Hashimoto thyroiditis (HT) is an autoimmune disease of the thyroid gland. Patients may present or not a hypothyroid state, and frequently have manifestations of myopathy. The present work was aimed to assess the clinical symptoms and signs of skeletal muscle alterations in HT, describe the muscular pathological changes and relate them to the functional thyroid status and to the autoimmune condition of the patient. Clinical and laboratory studies were performed in ten HT patients and three control subjects (hormonal levels and electromyography). Biopsies from their vastus lateralis of quadriceps femoris muscle were analyzed under light (histochemistry and immunofluorescense) and electron microscopy. All patients showed muscle focal alterations, ranging from moderate to severe atrophy, necrosis, activation of satellite cells, presence of autophagosomes, capillary alterations and macrophage and mast cell infiltration, common to autoimmune diseases. The intensity of clinical signs and symptoms was not related to the morphological muscle findings, the electromyography results, or to the state of the thyroid function. Reactions for immunoglobulin in muscle fibers were positive in 80% of the patients. Fiber type II proportion was increased in all patients, with the exception of those treated with L-thyroxine. In conclusion, autoimmune processes in several of the patients may be associated to the skeletal muscle alterations, independently of the functional state of the thyroid gland; however, fiber II type proportion could have been normalized by L-thyroxine treatment. PMID:25920184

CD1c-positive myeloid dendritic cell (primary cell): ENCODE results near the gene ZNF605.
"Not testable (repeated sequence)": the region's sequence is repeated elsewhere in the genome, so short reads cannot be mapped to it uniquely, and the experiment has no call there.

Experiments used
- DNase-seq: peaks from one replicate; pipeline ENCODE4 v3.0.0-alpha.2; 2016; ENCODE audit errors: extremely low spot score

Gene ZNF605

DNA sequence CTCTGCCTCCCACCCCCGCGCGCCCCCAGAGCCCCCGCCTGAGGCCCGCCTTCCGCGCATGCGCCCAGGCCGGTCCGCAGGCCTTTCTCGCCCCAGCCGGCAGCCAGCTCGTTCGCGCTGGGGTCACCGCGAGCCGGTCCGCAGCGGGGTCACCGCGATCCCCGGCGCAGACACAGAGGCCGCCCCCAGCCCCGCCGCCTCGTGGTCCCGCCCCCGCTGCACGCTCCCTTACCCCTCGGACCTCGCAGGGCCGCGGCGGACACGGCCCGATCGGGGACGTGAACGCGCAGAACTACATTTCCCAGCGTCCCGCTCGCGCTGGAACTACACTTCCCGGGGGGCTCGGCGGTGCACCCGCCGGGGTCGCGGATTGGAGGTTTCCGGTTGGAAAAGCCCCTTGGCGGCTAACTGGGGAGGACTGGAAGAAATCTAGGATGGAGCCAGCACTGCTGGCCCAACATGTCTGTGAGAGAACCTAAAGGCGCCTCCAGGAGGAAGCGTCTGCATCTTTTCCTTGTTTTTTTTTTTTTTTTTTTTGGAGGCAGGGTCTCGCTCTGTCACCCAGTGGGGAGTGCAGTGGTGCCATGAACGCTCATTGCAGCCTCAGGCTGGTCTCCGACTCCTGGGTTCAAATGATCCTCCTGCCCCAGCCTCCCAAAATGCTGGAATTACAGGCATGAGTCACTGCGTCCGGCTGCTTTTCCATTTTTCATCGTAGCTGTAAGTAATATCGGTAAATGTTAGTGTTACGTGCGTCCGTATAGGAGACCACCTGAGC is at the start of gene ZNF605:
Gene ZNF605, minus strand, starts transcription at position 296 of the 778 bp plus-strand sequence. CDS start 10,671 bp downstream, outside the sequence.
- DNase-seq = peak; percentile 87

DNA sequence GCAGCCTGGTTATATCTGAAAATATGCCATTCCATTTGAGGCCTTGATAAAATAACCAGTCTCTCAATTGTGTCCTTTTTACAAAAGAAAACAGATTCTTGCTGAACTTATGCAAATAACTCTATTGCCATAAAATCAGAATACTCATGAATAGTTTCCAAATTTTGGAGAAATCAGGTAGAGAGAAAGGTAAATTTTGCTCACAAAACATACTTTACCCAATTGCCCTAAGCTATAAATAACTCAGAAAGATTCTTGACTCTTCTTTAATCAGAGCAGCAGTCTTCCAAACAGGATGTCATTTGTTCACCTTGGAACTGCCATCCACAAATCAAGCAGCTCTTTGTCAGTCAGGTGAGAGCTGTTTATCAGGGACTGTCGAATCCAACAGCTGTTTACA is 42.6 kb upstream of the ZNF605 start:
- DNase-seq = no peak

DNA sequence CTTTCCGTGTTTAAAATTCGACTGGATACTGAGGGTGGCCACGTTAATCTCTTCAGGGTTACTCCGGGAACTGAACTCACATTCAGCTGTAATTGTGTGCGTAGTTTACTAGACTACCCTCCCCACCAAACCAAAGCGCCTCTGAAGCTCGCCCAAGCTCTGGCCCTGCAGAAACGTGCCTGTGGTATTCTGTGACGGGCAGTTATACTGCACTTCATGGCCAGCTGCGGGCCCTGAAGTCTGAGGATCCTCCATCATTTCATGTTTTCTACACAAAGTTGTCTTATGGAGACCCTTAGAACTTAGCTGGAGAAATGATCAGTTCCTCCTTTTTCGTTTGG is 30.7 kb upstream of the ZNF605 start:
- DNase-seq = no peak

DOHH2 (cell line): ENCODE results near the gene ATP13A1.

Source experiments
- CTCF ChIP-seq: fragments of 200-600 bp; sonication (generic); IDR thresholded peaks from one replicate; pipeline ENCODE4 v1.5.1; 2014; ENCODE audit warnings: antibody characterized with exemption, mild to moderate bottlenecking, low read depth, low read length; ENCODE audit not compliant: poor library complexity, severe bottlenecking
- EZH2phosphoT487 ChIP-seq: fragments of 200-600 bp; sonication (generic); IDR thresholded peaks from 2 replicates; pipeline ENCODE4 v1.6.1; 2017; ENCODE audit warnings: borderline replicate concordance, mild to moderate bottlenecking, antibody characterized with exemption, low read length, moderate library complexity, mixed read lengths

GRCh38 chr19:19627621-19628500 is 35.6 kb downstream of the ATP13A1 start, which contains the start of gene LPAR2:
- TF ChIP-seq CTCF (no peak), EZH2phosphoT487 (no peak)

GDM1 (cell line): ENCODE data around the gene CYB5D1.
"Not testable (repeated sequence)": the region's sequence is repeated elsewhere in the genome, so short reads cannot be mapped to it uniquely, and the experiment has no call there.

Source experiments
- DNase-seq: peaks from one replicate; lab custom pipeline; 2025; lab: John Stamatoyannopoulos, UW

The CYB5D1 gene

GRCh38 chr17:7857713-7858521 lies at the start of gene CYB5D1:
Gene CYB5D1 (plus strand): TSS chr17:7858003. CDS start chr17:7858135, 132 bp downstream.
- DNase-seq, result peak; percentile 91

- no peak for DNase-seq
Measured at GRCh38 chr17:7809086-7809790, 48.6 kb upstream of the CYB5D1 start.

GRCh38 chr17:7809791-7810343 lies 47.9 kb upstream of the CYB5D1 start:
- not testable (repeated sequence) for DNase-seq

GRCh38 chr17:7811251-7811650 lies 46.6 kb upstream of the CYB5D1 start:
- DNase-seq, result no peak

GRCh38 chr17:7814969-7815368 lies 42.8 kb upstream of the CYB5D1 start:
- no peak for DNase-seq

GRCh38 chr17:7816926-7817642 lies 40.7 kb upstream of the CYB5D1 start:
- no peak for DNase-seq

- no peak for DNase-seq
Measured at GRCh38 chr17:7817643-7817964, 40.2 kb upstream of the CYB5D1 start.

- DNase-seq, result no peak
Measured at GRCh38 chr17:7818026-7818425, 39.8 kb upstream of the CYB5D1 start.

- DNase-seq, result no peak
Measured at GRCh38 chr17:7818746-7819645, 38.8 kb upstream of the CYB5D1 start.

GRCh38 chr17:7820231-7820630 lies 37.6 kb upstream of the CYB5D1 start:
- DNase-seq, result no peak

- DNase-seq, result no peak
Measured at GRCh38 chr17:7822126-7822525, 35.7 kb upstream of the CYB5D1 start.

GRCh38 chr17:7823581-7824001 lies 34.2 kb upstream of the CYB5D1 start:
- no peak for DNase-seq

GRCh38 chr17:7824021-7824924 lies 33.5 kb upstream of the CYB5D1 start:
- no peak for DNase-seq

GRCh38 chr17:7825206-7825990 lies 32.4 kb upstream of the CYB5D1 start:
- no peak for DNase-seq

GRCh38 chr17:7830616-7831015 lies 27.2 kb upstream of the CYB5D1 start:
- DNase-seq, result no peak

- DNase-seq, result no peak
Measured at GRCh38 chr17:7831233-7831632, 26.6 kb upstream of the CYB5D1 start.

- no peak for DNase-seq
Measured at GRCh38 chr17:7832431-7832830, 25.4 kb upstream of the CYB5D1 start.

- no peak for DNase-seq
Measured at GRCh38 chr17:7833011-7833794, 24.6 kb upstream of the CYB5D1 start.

1. Antiangiogenic VEGF Isoform in Inflammatory Myopathies